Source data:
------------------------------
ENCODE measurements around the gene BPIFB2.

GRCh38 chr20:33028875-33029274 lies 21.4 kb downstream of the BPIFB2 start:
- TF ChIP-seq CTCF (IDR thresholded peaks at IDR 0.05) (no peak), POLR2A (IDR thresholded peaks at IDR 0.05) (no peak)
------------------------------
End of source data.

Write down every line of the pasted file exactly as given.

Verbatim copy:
ENCODE measurements around the gene BPIFB2.

GRCh38 chr20:33028875-33029274 lies 21.4 kb downstream of the BPIFB2 start:
- TF ChIP-seq CTCF (IDR thresholded peaks at IDR 0.05) (no peak), POLR2A (IDR thresholded peaks at IDR 0.05) (no peak)